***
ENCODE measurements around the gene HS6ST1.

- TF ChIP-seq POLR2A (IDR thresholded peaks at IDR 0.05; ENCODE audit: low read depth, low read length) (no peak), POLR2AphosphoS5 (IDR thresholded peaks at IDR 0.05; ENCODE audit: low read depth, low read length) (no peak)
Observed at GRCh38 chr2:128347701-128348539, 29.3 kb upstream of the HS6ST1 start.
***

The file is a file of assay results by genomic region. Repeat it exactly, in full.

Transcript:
ENCODE measurements around the gene HS6ST1.

- TF ChIP-seq POLR2A (IDR thresholded peaks at IDR 0.05; ENCODE audit: low read depth, low read length) (no peak), POLR2AphosphoS5 (IDR thresholded peaks at IDR 0.05; ENCODE audit: low read depth, low read length) (no peak)
Observed at GRCh38 chr2:128347701-128348539, 29.3 kb upstream of the HS6ST1 start.